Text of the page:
10. A flow sensor according to claim 1, in which the actuating element is a piston of high surface area.
11. A flow sensor according to claim 1 in which the bias means for the value member is a spring.
12. A flow sensor according to claim 1, in which the bias means for the actuating element is a magnet.
13. A flow sensor according to claim 1, in which the indicating element is arranged so as to become visible after actuation.
14. A flow sensor according to claim 1, in which both the actuating and indicating elements are magnets.
15. A flow sensor according to claim 1, in which one of the actuating and indicating elements is a magnet, and one is of magnetizable material.
16. A flow sensor according to claim 1, in which the actuating and indicating elements are mutually attracting.
17. A flow sensor according to claim 1, in which the actuating and indicating elements are mutually repelling.
18. A flow sensor according to claim 1, in which the actuating element is spaced from and arranged to attract the indicating element and the bias means is arranged to retain the actuating element in a position toward the indicating element.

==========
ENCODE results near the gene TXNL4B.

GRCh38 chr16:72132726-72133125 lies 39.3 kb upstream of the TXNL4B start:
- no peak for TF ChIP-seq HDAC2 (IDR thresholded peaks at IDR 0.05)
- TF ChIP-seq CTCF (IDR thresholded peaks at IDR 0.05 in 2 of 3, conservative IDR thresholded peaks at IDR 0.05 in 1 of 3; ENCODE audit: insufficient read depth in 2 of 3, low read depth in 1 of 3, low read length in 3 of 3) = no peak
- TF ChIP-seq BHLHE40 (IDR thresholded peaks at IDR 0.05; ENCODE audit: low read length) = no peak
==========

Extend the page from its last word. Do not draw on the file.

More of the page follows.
19. A flow sensor according to claim 1, in which the actuating element is spaced from and arranged to repel the indicating element and the bias means is arranged to retain the actuating element in a first position away from the indicating element.
Description

Extraordinary demands are made upon the hydraulic systems of aircraft. The hydraulic fluids used must withstand temperature ranging from -65° F. to as high as 275° F., and occasionally even higher, and must be completely flowable and operative in the system under these conditions.

Wear and abrasion of parts result in the production of very fine particles, usually 0.05 to 1 micron in diameter. While these fine particles are so small that individually they cause no obstruction, there is nonetheless a tendency for sedimentation of such particles in regions where the rate of flow is rather low, and for collection of such particles in the small (often 5 microns or less) clearances in pump pistons, servo valves, actuators, valves and other components. In the course of time, serious obstructions can be built up even from such small particles. Indeed, it is the very fine particles that are usually responsible for pump failure in such systems.